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Mölkky is a Finnish game*, invented in the mid 1990s. I saw a set of Mölkky skittles for sale in the UK, and quickly realised two things:

  • It would make a great game to take camping with our Cubs or Scouts, especially since they are already fans of kubb.
  • I could make a set myself for much less than the retail price.

This is how I made a set from scrap timber, and I've included the rules as well, to save you a few minutes on Google.

(*Many thanks to FrostyManiac, who informs me Mölkky is pronouncedmurl-kuh.)

Step 1: Materials and Tools

Obviously, the main thing you need for this is timber.

You can buy finished timber, recycle chair legs, or use found wood like driftwood or fallen branches (remember, do not cut or break wood from live trees). Aim for a thickness of around five to eight centimetres (two to three inches), and around two metres (six feet) in total.

The exact dimensions are not crucial, go with what fits your available materials and suits your personal taste (there isn't even a hard reason for your skittles to have a circular cross section, so, go ahead, make them square if you want).

For tools, the main thing you need is a saw capable of cutting the timber you are using, either a hand saw or a power saw. You may also need tools to finish your timber to the quality you desire, such as sandpaper or a knife for smoothing edges, and something to mark numbers on the skittles.

Step 2: Cutting.

You need to cut twelve skittles and one throwing pin, or mölkky (although you may wish to cut two).

The skittles need to be cut with one end at around a 30º angle. If you are cutting all the skittles from a single piece of wood, that means that you need to alternate between 30º and 90º cuts, starting with a 30º cut.

You are aiming for lengths of about 20cm / 8" for both the skittles and the mölkky.

Step 3: Trimming

Both for comfort, and to prevent the wood splitting too quickly with use, the edges of the skittles and the mölkky need to be chamfered or rounded off.

The way you do this is down to your taste, your tools and your skills: sand them off with a dremel, shave them off with a sharp knife, or trim them with a machete, it's up to you.

I used my belt sander to smooth off the sides of the very rough scrap timber I was using.

Make sure you leave the bottom of the skittles flat enough that they still stand (you can get as creative as you like at the top), but the mölkky doesn't need to stand, so the ends can be completely round if you want.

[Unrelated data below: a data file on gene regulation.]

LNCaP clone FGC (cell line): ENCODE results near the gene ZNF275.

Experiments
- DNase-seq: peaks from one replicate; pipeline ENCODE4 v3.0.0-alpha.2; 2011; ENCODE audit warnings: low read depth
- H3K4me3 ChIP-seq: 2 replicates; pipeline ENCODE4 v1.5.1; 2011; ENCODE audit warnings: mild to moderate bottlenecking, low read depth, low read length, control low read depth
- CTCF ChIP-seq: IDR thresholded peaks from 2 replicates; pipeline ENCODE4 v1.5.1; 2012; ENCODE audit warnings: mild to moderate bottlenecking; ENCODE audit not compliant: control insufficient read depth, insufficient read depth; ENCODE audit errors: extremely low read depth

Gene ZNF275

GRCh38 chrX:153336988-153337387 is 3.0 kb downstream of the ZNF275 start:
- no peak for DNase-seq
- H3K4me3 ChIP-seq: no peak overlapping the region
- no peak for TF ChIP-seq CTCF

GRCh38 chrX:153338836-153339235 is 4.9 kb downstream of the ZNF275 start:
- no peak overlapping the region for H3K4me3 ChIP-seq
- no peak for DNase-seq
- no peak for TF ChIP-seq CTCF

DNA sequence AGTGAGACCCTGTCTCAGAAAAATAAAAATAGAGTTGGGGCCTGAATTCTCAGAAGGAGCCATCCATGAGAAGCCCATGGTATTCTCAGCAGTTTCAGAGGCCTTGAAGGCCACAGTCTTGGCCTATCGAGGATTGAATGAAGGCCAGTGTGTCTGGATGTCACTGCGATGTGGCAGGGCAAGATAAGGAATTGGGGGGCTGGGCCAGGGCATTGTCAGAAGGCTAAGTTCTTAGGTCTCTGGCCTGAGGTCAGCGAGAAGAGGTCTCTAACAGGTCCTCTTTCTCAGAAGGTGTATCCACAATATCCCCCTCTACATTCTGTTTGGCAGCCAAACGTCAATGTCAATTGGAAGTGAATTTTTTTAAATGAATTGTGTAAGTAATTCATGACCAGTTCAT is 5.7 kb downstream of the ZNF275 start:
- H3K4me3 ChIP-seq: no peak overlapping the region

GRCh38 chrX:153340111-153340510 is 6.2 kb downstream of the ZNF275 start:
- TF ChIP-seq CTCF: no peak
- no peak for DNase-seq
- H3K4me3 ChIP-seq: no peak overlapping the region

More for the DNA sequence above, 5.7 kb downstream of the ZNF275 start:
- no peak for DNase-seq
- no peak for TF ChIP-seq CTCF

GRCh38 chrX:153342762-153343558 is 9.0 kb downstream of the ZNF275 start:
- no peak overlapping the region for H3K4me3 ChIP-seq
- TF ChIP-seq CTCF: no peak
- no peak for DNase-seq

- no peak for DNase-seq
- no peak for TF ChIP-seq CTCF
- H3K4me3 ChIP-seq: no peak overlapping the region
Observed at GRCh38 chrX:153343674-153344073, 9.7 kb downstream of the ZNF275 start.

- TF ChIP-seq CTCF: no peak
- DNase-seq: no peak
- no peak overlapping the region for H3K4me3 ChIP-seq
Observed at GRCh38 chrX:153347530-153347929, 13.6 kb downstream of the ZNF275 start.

Step 4: Marking

The skittles need to be marked with the numbers 1 to 12 on the sloped end.

You can carve the numbers in, paint them on, use permanent markers or any combination you like.

I just added numbers with a Sharpie.

Step 5: Play the Game

You need at least two players, but you can play with more, or with teams.

To start the game, stand the skittles together in a close group.

They should be in four rows, according to their numbers. From the back, these are:

7, 8, 9

5, 11, 12, 6

3, 10, 4

1, 2

The players stand 4 large steps* away from the skittles, and throw the mölkky at them.

If they only knock one skittle over, the player scores the number on that pin. If they knock over more than one pin, they score one point for each pin (for instance, if they knock over pin 6, they score 6, but if they knock over pins 6, 9 and 4, they only score 3 points).

Pins only count if they fall all the way over. If they end up leaning on the mölkky or the other skittles, they don't count.

After counting the score, stand up all the skittles wherever they landed (not back in the original cluster), and it is the other player's turn.

Players keep taking turns until their score totals exactly 50. If they go over 50, their score is cut back to 25, and play continues. If a player misses the skittles entirely, three turns in a row, they are eliminated from the game.

(*I have based these rules of play on the Wikipedia Mölkky page, since I can't read the official Finnish page. Caveat: I have tweaked them slightly to account for games involving players of very different age and size.)

Step 6: Storing the Game

You can store the pieces how you like, maybe make a dedicated bag, or in a plastic box.

If you are making your Mölkky set for your Cub or Scout camps, it is likely that some or all of the players will be new to the game, so it is a good idea to include a copy of the rules as well, you could laminate it to last longer, or stick it to the inside of the lid.

I have added a PDF file of the rules that you can print out and use if you want (you do not need to be Pro to download this PDF).

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20 Discussions


3 years ago

love this game. thanks for introducing it to me. great companion game for Kubb. I keep both games in a large duffel bag

1 reply

Reply 3 years ago

Sweet, thanks for the kind words.


4 years ago on Introduction

I just made one of these last night! Glad to see this fun looking game is catching some ground

1 reply

4 years ago

Dude great instructable ! btw, here's how to pronounce it :) Im finnish myself. http://fi.forvo.com/word/mölkky/

2 replies

4 years ago on Introduction

I have to say, I am confused.. what do you chunk at the skittles? I know you said that it is a mölkky and that you should maybe cut 2 of them, but are they the same size and shape as the others? Is it just a block of wood?

1 reply

Reply 4 years ago on Introduction

They're about the same size as the skittles, but not sloped at one end, and you might want two just because you have two players.


4 years ago on Introduction

This sounds fun! I love new games. Last summer at a friend's viking birthday party we played wood bowling where we stood up pieces of wood and hucked another piece of wood at them to knock them down and scored it just like bowling. I'll have to try molkky for sure!

1 reply